Lytham St Annes, (England): It was a historic moment for Indian golf as Anirban Lahiri and Jeev Milkha Singh assured themselves of the cut at the 141st Open Championships at the Royal Lytham & St Annes here on Friday.
Lahiri added a 72 to his first 68 and was even par for 36 holes, while Jeev added a 71 to his first round 70 and was one-over 141 for two days. The cut is likely at two-over.
Lahiri added to his growing reputation as one of the stars in making in the Indian golf as he assured himself of weekend action in his Major debut with a tough two-over 72 to safely make the cut at the Open Championship on Friday.
Lahiri added a 72 to his first 68 and was even par for 36 holes, while Jeev added a 71 to his first round 70.
Jeev, who had a 70 in first round, shot one-over for the second round to be one-over 141 for two rounds and was also assured of the cut.
Jeev has now made the cut in each of the four Majors at least once and this is the first time two Indians have made the cut in the same Major. Lahiri is also the second Indian after Jeev to make the cut in his Major debut. Jeev did so in the US Open in 2002.
Lahiri, a two-time Asian Tour winner, battled with cold conditions at Royal Lytham and St Annes to safely negotiate his way into the final two rounds with a two-day total of even par 140, which left him 10 shots behind clubhouse leader Brandt Snedeker of the United States but just a couple of shots outside the top-10.
"I'm happy. I'm really happy that I'm playing in the weekend. If someone had said even par after two rounds, I would have taken it on Thursday morning. I hung in there. I had to make a few crucial putts and I stuck to my routine. I told myself to go out there and enjoy myself," said the 25-year-old.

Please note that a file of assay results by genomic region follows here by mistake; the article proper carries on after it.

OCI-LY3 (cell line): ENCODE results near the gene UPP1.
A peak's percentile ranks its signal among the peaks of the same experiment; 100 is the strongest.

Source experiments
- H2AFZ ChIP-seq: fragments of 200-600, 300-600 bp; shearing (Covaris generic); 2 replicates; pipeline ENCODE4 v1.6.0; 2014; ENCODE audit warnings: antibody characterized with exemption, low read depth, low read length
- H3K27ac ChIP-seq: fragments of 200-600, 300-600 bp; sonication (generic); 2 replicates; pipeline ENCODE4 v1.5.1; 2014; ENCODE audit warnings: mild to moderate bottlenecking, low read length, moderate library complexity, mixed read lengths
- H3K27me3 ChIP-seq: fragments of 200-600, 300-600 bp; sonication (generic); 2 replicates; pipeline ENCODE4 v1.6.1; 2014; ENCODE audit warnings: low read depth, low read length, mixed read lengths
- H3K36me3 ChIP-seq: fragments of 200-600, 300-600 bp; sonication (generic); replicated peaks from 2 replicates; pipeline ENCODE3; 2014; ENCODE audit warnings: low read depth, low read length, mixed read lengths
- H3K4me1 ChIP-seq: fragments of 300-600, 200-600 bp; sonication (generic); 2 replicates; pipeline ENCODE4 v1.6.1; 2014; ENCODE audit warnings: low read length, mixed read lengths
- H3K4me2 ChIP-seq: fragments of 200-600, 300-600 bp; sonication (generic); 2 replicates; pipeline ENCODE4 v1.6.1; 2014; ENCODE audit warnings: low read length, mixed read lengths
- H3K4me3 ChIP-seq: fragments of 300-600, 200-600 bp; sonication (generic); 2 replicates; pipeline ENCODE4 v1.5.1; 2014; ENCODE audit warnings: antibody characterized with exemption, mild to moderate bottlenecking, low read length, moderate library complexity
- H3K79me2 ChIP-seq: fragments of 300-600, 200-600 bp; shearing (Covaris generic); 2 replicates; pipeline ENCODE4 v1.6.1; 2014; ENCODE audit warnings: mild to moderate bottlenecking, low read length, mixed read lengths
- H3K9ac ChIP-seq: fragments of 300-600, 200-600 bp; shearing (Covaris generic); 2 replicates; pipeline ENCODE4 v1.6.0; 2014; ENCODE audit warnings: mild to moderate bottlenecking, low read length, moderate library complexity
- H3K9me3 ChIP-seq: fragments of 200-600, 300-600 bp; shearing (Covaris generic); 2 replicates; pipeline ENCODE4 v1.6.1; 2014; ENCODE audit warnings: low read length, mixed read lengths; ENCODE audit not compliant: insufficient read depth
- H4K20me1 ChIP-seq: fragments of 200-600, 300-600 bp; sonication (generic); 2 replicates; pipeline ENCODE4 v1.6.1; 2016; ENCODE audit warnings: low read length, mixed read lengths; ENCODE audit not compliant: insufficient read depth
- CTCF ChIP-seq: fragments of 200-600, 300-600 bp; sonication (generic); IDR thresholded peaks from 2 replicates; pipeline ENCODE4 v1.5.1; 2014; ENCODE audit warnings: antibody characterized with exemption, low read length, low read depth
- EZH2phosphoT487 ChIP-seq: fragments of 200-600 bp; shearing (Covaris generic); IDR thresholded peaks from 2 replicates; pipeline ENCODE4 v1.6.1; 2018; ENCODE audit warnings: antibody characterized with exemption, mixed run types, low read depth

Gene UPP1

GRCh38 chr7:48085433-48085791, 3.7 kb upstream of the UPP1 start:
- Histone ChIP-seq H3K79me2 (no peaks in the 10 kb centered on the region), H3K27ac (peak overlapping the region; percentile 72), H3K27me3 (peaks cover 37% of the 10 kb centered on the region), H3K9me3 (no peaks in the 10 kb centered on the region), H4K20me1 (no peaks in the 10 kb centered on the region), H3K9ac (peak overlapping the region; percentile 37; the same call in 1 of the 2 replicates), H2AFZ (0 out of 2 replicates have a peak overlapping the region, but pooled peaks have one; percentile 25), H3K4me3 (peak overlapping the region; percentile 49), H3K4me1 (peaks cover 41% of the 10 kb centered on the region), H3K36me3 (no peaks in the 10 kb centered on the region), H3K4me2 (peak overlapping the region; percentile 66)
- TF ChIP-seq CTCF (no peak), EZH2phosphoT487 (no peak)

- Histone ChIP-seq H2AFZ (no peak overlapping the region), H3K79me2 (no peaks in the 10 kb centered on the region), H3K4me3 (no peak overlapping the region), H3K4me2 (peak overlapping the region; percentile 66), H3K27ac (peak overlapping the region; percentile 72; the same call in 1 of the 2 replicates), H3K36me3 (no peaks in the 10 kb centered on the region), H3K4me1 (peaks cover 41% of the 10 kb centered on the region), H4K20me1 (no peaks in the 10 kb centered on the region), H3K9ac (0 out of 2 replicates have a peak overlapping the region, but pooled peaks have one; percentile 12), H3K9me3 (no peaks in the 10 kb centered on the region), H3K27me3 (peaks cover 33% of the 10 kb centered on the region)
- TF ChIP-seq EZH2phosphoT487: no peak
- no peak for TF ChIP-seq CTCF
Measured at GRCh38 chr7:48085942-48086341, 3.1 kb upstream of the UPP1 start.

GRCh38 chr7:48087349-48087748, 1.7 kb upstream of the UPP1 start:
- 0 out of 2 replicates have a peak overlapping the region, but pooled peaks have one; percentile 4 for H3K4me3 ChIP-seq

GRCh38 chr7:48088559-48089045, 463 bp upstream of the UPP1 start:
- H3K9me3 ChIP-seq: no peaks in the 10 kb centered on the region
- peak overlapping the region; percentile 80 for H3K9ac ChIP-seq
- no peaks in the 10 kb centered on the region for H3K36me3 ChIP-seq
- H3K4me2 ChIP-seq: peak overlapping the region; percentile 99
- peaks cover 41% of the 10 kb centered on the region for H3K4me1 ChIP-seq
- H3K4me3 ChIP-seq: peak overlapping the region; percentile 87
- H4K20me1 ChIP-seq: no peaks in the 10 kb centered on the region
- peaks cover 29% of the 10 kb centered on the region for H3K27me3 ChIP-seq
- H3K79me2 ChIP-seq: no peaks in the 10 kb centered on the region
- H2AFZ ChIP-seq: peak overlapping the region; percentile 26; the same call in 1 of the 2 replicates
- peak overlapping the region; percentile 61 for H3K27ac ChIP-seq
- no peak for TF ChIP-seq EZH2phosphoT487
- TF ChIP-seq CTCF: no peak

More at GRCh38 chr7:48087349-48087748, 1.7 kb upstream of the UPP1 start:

"It's been very special (so far). My dad has been walking with me and my manager is here. People that I know walking with me, it's special to have them there. I can't ask for anything more. I'm happy I put in a decent performance for them."
After shooting an opening 68 on Thursday, Lahiri said he did not know what the leading score was as he wanted to focus solely on his mission.
"When we got home last night, dad opened up his laptop but I told him not to tell me what the scores were as I just wanted to keep doing my thing," said Lahiri.
"My dad is a golfoholic. That happens when you're a parent of a professional golfer. My manager and dad were having a beer last night and jibing with each other that they were serial refreshers as they always want to know what the scores are even though they just saw it three seconds ago," he added.
Jeev was happy with the way he finished after dropping bogeys on 11th and 12th. "I stuck to the routine and got the pars on the last six, though I think I would have left a birdie or two out there, but then it is a tough day and conditions are really tough," he said.
Lahiri was especially proud with the way he handled the pressure, especially after he turned in two over with bogeys on five and nine.
"I didn't hit it as well as I would have liked. My putting wasn't as good as yesterday. I probably found two or three bunkers more than I would have liked and today wasn't easy to get out of bunkers. Every bunker had a different texture, some heavier or some lighter. It's tough holding the ball," he said.
"After I made bogey on nine, I was really upset. I made some bad clubbing decision and I seemed to lose my concentration after that. On the par five 11, I hit it to the singular worse spot that you could. But I made a good 10 footer for par and that saved me from losing it.
"I was on the verge of getting angry and I did not get angry. That was very critical as on a course like this, if you lose your temperament you can lose it. I'm glad I managed to keep myself calm," said Lahiri.